On Tuesday, protestors picketed the Garden Grove city council over the city's recent talks with federal authorities about helping them crack down on dispensaries. They also gave council members an earful once the meeting got underway.

Also on Tuesday, Tulare County amended its code enforcement measures for medical grows. Now, for the first time, the county can use administrative code enforcement proceedings that could lead to a series of penalties that include $100-a-day fines for each violation of the county's medical marijuana ordinance.The ordinance specifies where medical marijuana can be grown and distributed, along with other requirements, which include requiring the plants be grown in enclosed buildings with security.

Also on Tuesday, the Palm Springs city council approved a fourth dispensary. Three permitted dispensaries already operate in the city, as do at least a half dozen unlicensed ones, clustered in an area known as "Little Amsterdam."

Also on Tuesday, Nevada County approved marijuana cultivation ordinances on a 4-1 vote of the board of supervisors. The ordinances limit cultivation to 100 square feet in parcels smaller than two acres, 300 square feet in parcels smaller than five acres, 400 square feet in parcels less than 10 acres, and 600 square feet in parcels smaller than 20 acres. Unhappy residents shouted that supervisors should be voted out, and growers are threatening a lawsuit over the restrictions.

Also on Tuesday, the Vallejo city council retreated from plans to regulate dispensaries. They cited uncertainty under state law and fears of federal prosecution if they regulate. Residents accused the council of cowardice, but the council was not swayed.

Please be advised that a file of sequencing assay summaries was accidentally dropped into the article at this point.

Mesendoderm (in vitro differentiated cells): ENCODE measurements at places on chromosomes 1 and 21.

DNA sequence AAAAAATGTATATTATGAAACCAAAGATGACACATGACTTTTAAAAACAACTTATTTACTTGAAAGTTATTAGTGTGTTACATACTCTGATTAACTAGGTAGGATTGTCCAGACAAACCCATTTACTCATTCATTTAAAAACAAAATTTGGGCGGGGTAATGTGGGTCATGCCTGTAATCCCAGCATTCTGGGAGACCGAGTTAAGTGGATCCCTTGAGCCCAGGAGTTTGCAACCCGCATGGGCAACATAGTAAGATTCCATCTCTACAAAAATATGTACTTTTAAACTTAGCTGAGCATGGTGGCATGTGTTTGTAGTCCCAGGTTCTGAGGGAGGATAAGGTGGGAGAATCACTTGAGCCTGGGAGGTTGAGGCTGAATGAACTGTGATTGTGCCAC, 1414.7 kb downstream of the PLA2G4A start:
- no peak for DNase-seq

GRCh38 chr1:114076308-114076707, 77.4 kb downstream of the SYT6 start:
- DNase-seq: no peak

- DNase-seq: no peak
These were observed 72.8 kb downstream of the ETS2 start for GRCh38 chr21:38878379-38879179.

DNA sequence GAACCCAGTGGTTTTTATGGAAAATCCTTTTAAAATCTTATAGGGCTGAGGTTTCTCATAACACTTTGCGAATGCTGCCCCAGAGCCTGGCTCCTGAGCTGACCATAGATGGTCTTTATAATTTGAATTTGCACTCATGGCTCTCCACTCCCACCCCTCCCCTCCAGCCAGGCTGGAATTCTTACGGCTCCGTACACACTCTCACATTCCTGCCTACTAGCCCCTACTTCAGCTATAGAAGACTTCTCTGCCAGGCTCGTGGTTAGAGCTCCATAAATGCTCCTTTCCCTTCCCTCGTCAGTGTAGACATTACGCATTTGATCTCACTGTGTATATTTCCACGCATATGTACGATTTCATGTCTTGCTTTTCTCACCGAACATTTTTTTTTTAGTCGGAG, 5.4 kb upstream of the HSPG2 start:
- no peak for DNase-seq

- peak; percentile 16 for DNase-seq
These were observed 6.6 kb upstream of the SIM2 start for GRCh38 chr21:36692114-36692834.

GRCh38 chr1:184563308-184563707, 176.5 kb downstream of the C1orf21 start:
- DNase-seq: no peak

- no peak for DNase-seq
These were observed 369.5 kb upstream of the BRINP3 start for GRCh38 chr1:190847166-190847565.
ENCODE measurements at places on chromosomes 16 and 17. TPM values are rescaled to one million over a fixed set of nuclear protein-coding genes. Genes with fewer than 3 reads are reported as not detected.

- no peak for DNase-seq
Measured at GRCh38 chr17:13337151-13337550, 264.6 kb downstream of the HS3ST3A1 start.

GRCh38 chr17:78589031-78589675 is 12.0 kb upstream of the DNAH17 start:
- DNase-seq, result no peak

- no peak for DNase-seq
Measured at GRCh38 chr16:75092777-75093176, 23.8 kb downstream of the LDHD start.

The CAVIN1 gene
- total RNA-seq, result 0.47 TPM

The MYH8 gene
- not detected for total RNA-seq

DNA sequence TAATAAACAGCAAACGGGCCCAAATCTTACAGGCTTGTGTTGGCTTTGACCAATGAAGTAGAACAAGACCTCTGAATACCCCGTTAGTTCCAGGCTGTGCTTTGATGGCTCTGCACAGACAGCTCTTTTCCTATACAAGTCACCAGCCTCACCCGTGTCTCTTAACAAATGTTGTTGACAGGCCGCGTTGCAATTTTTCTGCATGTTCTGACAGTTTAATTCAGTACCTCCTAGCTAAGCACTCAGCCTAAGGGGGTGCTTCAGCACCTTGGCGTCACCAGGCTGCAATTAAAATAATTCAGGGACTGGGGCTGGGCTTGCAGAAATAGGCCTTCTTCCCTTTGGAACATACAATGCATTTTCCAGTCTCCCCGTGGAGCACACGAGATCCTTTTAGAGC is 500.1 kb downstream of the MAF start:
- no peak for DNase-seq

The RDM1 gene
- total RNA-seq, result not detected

Also on Tuesday, Lake County came out against a June ballot measure that would give "right to farm" privileges to medical marijuana growers. The board of supervisors voted to oppose Measure D, which would also allow medical pot growers to cultivate up to 12 mature plants in residential backyards of less than a half acre outside of city limits in Lake County. More plants could be grown on larger parcels, with a maximum of 84 plants allowed on properties that are seven acres or more. The ballot measure is opposed by county and police officials, the local Sierra Club, the Chamber of Commerce and state and local farm bureaus. Opponents say it will lower property values and increase pot-related crime.

Colorado

On Monday, a Denver attorney reported she had lost her liability insurance because part of her practice involves representing medical-marijuana businesses. Ann Toney's insurance company, Hanover Insurance Group, explained that her practice "does not meet current underwriting guidelines because of the following risk factors: Area of practice involving medical marijuana." This is believed to be the first time in the nation an attorney has lost her insurance because of doing medical marijuana-related work.

Also on Monday, 25 more dispensaries were ordered to close by federal prosecutors. All of the targeted dispensaries are within 1,000 feet of schools, which does not violate Colorado law, but which federal prosecutors are using as an arbitrary benchmark for targeting them.

On Wednesday, the state legislature adjourned without passing a drugged driving bill that would have criminalized drivers solely on the basis of having five nanograms or more of THC per milliliter of blood in their systems. The bill had passed the Senate, but didn't get a floor vote in the House.

Connecticut

Last Saturday, the state Senate approved a medical marijuana bill. The measure had already passed the House, and Gov. Dan Malloy (D) has already said he will sign it. Connecticut will become the 17th medical marijuana state.